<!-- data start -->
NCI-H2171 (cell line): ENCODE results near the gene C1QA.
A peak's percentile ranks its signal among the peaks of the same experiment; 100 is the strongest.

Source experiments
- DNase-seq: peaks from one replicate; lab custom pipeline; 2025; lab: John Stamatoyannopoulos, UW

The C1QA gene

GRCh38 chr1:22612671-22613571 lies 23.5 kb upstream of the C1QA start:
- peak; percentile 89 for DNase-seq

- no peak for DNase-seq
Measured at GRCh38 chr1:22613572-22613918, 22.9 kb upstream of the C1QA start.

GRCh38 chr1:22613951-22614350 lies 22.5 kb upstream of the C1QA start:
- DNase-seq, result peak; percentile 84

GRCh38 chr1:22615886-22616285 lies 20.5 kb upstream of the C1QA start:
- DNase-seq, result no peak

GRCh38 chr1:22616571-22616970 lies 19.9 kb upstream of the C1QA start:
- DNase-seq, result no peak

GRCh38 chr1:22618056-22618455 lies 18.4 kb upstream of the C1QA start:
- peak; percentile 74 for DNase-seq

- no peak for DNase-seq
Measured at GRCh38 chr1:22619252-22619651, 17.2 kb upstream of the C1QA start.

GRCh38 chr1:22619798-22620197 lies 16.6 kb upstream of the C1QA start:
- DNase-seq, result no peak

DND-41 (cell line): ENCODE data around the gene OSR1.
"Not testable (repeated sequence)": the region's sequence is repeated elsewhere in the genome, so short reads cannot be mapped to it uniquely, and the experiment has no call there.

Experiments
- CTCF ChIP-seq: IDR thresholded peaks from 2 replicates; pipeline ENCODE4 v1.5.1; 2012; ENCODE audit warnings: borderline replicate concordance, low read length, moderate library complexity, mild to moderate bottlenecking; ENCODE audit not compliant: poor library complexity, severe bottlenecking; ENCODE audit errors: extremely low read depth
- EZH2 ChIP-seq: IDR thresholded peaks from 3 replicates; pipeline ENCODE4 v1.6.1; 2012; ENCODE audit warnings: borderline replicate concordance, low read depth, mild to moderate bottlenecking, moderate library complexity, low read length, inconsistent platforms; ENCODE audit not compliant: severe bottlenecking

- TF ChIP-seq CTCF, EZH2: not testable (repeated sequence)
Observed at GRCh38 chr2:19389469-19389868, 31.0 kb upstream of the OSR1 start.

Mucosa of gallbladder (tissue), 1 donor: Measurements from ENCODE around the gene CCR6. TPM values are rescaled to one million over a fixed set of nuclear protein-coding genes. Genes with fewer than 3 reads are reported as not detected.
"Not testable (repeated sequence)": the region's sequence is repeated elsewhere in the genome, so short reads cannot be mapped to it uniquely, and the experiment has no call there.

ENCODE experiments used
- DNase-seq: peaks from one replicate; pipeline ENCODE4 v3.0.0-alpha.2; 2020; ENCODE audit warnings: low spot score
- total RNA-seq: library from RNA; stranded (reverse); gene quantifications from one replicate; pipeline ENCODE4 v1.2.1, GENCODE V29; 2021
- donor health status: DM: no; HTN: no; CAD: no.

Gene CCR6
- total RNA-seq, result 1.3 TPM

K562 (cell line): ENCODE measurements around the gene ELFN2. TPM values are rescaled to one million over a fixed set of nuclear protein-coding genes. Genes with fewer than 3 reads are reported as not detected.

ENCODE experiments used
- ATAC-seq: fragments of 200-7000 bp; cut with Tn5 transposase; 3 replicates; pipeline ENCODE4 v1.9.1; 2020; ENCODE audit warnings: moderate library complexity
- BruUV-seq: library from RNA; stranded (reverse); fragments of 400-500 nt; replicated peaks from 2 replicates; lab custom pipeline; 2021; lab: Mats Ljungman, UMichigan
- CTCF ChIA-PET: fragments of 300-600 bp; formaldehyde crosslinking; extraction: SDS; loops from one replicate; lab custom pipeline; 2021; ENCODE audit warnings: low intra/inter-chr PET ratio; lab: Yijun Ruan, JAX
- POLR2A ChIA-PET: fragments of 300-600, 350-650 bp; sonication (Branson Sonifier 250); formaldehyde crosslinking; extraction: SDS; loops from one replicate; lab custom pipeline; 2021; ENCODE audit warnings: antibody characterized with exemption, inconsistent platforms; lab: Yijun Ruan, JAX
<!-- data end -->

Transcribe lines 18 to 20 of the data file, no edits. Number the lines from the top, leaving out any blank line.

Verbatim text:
- no peak for DNase-seq
Measured at GRCh38 chr1:22619252-22619651, 17.2 kb upstream of the C1QA start.

GRCh38 chr1:22619798-22620197 lies 16.6 kb upstream of the C1QA start: